Zoom plans a move into email and digital calendars

Zoom plans a move into email and digital calendars

15 Sep    Finance News

Zoom is set to diversify into email and digital calendars in an attempt to challenge larger rivals that have sought to dent the video conferencing group’s ubiquity for remote workers.

As competitors build up their own video chat services, Zoom is working to broaden its offering. Both Google and Microsoft offer users a suite of online tools, including email and diary services, as well conferencing platforms.

Zoom could announce the expansion as soon as November, according to The Information, a technology news website, which cited a source with knowledge of the plans and reported that the new services — dubbed “Zmail” and “Zcal” by some staff within Zoom — had been in development for almost two years. The company did not respond to a request for comment.

Zoom Video Communications, founded in 2011 and based in San Jose, California, runs one of the world’s biggest video conferencing software platforms. Demand for Zoom surged at the onset of the pandemic, when daily users surged from ten million in December 2019 to 300 million in 2020.

While its shares rose rapidly after the introduction of Covid-19 lockdowns and the widespread prevalence of remote working for previously office-based companies across the world, they fell back sharply as restrictions were eased and vaccines were distributed.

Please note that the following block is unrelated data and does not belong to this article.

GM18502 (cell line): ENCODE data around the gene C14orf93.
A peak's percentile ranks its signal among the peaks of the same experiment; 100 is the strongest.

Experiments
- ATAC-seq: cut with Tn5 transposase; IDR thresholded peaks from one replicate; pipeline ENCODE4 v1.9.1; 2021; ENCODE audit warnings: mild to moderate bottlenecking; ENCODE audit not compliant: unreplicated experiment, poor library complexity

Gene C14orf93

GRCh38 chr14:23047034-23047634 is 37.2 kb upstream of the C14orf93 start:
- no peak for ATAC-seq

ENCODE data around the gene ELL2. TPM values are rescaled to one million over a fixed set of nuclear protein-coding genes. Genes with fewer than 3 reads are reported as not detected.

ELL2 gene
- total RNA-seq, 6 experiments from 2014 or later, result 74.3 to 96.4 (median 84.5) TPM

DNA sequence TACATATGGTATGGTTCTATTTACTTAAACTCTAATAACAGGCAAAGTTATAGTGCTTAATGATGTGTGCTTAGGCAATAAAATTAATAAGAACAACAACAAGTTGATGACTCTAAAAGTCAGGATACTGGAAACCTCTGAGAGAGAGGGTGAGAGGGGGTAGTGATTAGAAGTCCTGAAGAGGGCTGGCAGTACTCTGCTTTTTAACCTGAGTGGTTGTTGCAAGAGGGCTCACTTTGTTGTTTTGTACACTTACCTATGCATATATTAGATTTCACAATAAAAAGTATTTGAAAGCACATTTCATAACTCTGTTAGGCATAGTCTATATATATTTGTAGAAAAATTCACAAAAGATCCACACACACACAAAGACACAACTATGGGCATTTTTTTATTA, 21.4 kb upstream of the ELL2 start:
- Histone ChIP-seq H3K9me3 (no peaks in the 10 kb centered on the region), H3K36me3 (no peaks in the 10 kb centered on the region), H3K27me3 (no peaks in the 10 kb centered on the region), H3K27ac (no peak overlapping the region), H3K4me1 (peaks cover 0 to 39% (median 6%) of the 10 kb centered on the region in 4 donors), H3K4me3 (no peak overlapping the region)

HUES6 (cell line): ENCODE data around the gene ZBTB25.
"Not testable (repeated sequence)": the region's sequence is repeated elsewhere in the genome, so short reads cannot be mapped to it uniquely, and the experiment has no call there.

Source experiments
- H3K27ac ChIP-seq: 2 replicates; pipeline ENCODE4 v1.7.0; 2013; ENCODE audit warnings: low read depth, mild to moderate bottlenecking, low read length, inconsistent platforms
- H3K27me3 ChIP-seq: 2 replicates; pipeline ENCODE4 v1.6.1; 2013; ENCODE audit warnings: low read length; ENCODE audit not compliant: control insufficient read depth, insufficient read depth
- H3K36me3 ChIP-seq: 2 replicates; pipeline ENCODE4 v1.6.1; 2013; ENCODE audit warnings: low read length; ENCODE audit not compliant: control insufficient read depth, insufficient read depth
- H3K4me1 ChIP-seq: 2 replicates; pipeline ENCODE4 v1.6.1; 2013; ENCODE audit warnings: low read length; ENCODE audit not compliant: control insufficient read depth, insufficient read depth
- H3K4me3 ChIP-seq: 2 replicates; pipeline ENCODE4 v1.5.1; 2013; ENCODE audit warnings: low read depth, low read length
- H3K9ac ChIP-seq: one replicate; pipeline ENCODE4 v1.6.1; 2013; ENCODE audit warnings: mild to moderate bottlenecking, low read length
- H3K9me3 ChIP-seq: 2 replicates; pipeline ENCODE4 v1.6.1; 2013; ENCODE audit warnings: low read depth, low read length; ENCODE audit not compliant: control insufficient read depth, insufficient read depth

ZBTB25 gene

Shares in Zoom closed up 0.9 per cent, or $0.73, at $79.59 in New York last night. They finished February 2020 at $105 and peaked at $568.34 in October 2020. It is valued at almost $24 billion on the stock market.

As employers sought to encourage office staff back to their desks, executives at Zoom have tried to preserve the platform’s relevance. While the pandemic magnified its brand, use of the company’s services has dropped. Facing competition from Teams and Slack, acquired by Salesforce in a $27.7 billion deal last summer, Zoom has been building up its chat and meeting scheduling services. Last month Zoom cut its annual profit and revenue guidance and forecast that its online business would decline by between 7 per cent and 8 per cent.

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Kelly Steckelberg, 53, chief financial officer, said: “Zoom remains focused on building out our platform, leading in the hybrid work world, enhancing the customer experience and expanding into more and more business workflows. We will continue to make strategic moves to drive future growth.”

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